Holiday Inn Express checks into Melbourne’s west end

The western end of Melbourne’s CBD has become a hot target for hoteliers. Picture: Tony Gough

Private investment firm Pro-invest Group has snapped up a second hotel site in Melbourne’s central business district and will develop a Holiday Inn Express on the $30 million property.

The hotel deal caps off a record year for development site sales in the Melbourne CBD, despite the developers running into some headwinds due to funding and planning restrictions.

Pro-invest bought two adjoining buildings at 595-599 Little Collins St that cover a 1254sqm site, in a deal brokered by CBRE’s Melbourne City Sales team of Josh Rutman, Mark Wizel and Lewis Tong.

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The western end of Melbourne’s CBD has become a hot target for hoteliers due to its proximity to Southern Cross Station and links to Melbourne Airport.

Pro-Invest managing director Tim Sherlock notes the undersupply of hotel rooms across the country and is confident about the Little Collins St property.

“We continue to look for more quality opportunities in the Melbourne market following the recent announcement of our continued partnership with IHG for the rollout of the Even brand through Australia and New Zealand,” he says.

In October last year, Pro-invest also bought two adjoining buildings at the former Opera Australia headquarters at 35-47 City Rd, Southbank, where another Holiday Inn Express is planned.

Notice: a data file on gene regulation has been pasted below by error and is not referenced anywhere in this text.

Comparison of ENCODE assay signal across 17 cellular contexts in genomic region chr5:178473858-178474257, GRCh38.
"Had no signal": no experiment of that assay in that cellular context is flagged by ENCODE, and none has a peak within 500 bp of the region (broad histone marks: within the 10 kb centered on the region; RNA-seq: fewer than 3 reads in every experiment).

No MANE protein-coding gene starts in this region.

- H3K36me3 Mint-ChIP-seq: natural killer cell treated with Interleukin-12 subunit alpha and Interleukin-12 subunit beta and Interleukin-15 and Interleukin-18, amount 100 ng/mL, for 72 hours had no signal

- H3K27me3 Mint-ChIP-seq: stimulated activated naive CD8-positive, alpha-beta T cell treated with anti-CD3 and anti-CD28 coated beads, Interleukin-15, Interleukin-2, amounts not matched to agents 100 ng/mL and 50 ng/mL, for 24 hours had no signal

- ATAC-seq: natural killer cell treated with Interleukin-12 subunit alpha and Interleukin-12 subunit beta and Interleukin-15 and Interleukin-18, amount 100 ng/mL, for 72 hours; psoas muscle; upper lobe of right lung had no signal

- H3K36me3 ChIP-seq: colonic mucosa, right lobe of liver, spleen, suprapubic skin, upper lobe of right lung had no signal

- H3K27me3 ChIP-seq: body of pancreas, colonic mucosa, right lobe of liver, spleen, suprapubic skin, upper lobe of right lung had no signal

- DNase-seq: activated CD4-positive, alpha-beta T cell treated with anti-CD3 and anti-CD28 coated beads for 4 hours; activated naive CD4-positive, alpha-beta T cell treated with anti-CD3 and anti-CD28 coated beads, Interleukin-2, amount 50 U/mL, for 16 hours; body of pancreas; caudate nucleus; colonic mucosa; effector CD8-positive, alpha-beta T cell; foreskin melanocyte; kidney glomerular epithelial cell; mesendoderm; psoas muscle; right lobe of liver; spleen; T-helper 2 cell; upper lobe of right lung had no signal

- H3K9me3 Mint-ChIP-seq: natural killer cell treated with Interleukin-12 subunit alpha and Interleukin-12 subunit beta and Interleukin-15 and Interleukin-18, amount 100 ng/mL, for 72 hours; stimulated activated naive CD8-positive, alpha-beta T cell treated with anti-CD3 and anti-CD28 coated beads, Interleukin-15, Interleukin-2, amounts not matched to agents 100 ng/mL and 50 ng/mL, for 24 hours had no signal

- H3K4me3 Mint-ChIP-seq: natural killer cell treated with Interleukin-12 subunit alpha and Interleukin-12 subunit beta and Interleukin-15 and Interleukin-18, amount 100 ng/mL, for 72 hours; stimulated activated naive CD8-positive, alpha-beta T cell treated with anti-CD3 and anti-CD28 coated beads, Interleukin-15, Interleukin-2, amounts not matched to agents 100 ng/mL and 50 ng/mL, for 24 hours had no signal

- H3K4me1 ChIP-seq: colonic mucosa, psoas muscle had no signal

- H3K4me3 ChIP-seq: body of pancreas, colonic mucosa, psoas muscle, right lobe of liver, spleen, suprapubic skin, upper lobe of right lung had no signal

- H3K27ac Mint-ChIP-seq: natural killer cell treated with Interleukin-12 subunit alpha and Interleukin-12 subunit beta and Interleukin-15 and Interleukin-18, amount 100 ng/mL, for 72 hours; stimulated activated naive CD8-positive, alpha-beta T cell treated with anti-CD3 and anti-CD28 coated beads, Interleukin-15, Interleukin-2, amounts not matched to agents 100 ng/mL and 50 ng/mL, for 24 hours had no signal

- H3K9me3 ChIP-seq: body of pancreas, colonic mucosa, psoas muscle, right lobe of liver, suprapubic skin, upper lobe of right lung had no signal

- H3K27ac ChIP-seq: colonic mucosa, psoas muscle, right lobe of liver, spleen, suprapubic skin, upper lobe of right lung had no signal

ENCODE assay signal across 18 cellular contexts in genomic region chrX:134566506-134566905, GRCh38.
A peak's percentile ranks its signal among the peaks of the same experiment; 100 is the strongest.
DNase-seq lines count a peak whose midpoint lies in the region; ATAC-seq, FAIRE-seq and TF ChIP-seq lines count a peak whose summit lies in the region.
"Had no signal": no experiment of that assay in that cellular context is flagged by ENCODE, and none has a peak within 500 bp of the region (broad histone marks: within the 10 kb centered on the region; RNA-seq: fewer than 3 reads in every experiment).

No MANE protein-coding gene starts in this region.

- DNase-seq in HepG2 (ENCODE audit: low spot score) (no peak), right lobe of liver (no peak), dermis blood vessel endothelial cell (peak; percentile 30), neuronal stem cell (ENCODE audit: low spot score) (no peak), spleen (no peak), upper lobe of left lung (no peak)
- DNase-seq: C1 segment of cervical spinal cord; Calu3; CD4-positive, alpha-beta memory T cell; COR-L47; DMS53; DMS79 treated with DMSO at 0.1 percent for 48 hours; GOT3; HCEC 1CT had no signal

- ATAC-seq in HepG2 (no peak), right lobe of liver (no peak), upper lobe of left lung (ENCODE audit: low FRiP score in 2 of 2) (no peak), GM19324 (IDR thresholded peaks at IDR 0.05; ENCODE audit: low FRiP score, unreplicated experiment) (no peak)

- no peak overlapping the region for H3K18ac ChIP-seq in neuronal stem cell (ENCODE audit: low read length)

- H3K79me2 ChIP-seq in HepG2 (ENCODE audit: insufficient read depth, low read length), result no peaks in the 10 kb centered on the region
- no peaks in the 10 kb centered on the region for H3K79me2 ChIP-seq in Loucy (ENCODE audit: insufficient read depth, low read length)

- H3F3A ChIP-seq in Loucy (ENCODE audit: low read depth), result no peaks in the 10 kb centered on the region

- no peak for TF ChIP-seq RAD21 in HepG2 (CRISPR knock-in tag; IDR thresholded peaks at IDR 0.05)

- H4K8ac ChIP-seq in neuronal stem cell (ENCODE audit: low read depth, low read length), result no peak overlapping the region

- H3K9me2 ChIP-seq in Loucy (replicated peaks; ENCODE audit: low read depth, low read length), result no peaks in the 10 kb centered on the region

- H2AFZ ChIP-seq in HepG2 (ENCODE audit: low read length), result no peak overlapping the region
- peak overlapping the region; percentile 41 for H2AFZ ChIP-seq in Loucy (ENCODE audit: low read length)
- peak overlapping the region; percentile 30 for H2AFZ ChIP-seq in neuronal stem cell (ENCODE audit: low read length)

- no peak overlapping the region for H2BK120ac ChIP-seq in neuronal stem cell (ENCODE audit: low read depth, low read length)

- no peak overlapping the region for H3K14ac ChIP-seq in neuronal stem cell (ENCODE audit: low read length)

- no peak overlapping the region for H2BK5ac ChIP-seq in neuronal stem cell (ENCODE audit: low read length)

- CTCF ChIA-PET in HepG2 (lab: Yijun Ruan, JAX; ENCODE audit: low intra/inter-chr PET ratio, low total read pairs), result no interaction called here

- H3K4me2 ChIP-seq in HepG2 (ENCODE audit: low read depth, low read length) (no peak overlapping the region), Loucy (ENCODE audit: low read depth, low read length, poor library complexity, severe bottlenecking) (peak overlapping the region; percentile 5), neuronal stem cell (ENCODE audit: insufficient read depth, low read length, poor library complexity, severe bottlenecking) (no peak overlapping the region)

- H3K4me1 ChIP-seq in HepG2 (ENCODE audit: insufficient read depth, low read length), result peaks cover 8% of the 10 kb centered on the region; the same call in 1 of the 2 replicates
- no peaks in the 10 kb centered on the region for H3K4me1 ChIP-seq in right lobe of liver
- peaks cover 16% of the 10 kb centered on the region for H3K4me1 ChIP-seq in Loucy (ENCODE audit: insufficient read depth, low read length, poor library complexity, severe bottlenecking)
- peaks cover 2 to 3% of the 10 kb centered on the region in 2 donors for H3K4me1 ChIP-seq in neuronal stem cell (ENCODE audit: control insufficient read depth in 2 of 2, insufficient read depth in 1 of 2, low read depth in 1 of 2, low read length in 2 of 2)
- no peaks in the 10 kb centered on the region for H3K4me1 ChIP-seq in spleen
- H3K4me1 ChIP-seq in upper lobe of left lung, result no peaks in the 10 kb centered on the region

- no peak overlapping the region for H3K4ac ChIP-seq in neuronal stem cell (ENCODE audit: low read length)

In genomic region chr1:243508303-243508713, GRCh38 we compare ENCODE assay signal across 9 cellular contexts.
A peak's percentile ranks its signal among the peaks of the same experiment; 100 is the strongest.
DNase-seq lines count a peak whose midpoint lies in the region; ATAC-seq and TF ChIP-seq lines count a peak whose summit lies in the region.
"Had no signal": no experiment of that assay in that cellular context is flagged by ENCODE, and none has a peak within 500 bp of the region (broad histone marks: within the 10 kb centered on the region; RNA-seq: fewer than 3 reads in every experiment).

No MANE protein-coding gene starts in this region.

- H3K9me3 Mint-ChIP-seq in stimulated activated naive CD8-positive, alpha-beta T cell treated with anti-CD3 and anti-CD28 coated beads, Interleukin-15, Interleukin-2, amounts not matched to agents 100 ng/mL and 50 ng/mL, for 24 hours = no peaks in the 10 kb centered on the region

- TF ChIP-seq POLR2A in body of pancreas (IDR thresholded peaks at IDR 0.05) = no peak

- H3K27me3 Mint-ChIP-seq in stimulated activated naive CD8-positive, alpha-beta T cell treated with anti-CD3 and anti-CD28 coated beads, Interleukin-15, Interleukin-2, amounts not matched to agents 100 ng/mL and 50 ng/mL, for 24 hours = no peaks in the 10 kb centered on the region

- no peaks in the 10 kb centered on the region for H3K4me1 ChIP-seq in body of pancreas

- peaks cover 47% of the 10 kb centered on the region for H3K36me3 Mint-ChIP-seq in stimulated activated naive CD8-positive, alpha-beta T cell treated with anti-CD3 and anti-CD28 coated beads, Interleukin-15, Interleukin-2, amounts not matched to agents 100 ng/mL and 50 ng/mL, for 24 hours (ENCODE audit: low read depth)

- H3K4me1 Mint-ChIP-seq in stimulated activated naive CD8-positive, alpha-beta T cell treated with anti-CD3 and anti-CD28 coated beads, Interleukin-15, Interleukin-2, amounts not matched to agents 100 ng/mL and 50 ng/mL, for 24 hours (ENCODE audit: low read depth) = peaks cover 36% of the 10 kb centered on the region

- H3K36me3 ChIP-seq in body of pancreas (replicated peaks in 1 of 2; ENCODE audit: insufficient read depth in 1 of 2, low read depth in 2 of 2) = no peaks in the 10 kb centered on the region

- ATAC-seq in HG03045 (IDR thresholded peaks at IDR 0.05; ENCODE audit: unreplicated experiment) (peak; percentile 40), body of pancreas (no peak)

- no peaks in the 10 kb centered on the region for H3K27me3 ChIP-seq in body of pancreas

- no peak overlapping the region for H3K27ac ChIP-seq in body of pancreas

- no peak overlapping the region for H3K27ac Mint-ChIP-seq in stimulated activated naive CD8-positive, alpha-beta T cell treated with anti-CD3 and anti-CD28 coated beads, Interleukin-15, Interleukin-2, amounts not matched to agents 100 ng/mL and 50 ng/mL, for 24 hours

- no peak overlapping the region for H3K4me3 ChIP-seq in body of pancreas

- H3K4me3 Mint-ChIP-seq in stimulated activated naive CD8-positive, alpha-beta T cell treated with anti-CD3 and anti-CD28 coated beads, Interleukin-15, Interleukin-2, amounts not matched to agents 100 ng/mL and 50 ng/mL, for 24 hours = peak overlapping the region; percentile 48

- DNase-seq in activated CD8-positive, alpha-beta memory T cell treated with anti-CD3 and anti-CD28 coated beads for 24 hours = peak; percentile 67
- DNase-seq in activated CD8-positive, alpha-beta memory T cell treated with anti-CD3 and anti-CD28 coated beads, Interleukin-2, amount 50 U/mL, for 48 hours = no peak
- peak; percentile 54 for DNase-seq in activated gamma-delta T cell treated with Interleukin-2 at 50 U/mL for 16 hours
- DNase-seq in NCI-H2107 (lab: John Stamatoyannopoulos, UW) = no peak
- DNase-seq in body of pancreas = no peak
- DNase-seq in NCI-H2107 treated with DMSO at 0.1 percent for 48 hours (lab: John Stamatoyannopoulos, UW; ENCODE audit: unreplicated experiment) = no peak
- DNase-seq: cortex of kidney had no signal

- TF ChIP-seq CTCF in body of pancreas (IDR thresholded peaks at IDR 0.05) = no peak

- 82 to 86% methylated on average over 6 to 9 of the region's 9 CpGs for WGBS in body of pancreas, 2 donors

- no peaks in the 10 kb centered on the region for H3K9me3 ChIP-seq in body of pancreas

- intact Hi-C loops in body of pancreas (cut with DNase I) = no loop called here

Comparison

The western end of Melbourne’s CBD has become a hot target for hoteliers due to its proximity to Southern Cross Station and links to Melbourne Airport

Despite some uncertainty about city planning controls put in place by Victorian planning minister Richard Wynne last year, and the city’s newly confirmed floor space ratios, there has been a series of record development site deals in Melbourne’s CBD this year.

Major deals include Malaysia’s SP Setia buying Telstra’s Exhibition St site and Nuway International buying the former Convention Centre site on Spencer St, for $101 million and $97 million respectively.

Rutman says that despite recent barriers created by the government and banks, there is an influx of capital seeking out development sites in the Melbourne CBD and surrounding city fringe areas.

“Both residential and hotel developers are taking a longer term view that Melbourne’s strong growth forecasts are sound and this should see them receive a terrific return on their investment,” he says.

This article originally appeared on www.theaustralian.com.au/property.